Louisa Baczor, CIPD Research Associate
Social media enables ideas and opinions to spread almost instantly, but people don’t necessarily adhere to normal social rules online. You only need to look at sites such as ‘Mumsnet’ to find the evidence; where innocent and innocuous posts are beleaguered with internet trolls spouting abuse and foul language. The ability to post anonymous comments online appears to remove people’s sense of accountability for what they’re saying.
Personally, I think that technology is creating a level of inauthenticity in voice.
The rise of the ‘clean-eating’ bloggers, for example, claiming to be nutritional experts and warning their followers not to eat dairy or gluten, often have no scientific basis. The blurred line between falsehood and reality is a broader societal trend, which we’re seeing in politics such as Trump stating that Obama is the founder of ISIS, and the Brexit campaign based on misinformation (e.g. that EU membership costs the UK £350m a week). It’s no wonder that people no longer trust experts, as Michael Gove pointed out before the referendum.
Technology is driving this phenomenon, since anyone can publish material on social media, and we tend to filter out all the information that doesn’t agree with our world view, resulting in our looking at the world through a narrow lens. Your Facebook newsfeed contains content similar to that which you previously ‘liked’, and only news posted by people in your personal network. So, it’s not unrealistic to say that many of us are developing a warped sense of reality, surrounding ourselves with sympathetic voices, so that we encounter opinions that are diverse or different to our own less and less often.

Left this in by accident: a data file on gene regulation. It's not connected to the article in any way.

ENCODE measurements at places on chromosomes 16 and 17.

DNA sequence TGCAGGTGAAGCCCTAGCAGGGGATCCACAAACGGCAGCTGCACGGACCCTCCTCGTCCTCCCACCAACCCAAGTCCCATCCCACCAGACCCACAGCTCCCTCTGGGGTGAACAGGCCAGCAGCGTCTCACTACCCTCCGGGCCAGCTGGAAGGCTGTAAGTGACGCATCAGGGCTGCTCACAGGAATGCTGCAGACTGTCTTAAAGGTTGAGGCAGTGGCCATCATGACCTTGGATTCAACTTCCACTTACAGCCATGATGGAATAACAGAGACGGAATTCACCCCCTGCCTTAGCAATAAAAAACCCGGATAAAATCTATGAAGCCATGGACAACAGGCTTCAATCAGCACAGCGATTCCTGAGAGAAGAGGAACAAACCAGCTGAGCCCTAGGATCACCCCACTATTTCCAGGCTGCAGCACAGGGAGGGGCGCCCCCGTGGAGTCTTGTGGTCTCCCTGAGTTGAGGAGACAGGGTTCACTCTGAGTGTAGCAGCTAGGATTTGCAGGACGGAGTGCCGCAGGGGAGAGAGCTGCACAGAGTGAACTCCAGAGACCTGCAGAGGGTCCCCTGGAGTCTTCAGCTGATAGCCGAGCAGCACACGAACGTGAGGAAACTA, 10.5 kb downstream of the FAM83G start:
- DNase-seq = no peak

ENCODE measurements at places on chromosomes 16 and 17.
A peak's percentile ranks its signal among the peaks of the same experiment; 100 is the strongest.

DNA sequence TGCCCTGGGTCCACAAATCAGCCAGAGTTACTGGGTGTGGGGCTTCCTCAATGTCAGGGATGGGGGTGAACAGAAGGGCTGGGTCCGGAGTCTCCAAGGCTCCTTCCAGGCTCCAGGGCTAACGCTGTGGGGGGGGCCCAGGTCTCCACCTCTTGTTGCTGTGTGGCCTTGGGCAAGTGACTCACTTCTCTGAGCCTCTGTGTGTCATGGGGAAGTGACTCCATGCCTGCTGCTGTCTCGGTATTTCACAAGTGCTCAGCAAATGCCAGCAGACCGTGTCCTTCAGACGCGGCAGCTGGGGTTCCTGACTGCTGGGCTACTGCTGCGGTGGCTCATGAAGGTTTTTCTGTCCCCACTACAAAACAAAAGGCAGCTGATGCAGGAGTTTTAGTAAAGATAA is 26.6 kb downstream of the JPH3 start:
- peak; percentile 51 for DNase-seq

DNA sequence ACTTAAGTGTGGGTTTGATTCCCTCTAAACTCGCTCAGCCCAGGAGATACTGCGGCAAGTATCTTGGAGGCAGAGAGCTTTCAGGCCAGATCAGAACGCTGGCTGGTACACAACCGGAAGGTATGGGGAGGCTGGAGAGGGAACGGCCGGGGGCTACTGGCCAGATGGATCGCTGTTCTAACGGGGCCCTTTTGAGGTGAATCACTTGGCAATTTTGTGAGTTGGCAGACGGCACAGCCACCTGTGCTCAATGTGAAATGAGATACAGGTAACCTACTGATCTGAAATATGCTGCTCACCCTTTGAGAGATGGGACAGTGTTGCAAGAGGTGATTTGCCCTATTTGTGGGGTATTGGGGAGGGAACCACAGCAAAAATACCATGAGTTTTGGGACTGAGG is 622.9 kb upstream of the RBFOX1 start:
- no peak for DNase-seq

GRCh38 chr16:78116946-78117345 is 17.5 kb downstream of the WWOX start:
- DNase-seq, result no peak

Our research on principles for the profession outlines the importance of considering multiple viewpoints when making a decision, in order to create sustainable value for everyone.
In the context of increased public voice, then, are more people having their say or is this adding to a climate of distrust?
At an event on ‘Voice’ we ran back in July, some people said they felt discouraged from freely expressing their views because there were cameras in the room. With situations increasingly recorded and broadcast to a wide audience, this is creating a polarisation whereby some people are embracing the opportunity to amplify their voice and push their opinions, while others are withdrawing from it.
Putting this into an organisational context, employee voice might appear to be growing more open and democratic with tools like Glassdoor, which are not controlled by management. A report by IPA on the impact of social media in the workplace says that enterprise social networks provide an open forum for any employee to have their say. But do they really create more space for multiple perspectives to be heard, or just the ‘loud’ voices? It’s important for us, as HR professionals, to think about how we can best listen to a diversity of voices, enabling cooperation to find good solutions. We also need to be aware that voice through social media is not the ‘be all and end all’ of employee voice – it’s just one of the ways in which employers can enable their staff to speak up. By closely linking open communication channels like ERPs and social media tools to realising organisational objectives, employers can, to a large extent, drown out the ‘noise’.
To quote one of the participants at our ‘Voice’ event; ‘giving people’s opinions a forum for genuine expression and consideration is important in making the decision seem acceptable and the process fair’. For me, that means we need to better understand how newer mechanisms for voice actually function, to enable meaningful employee voice.
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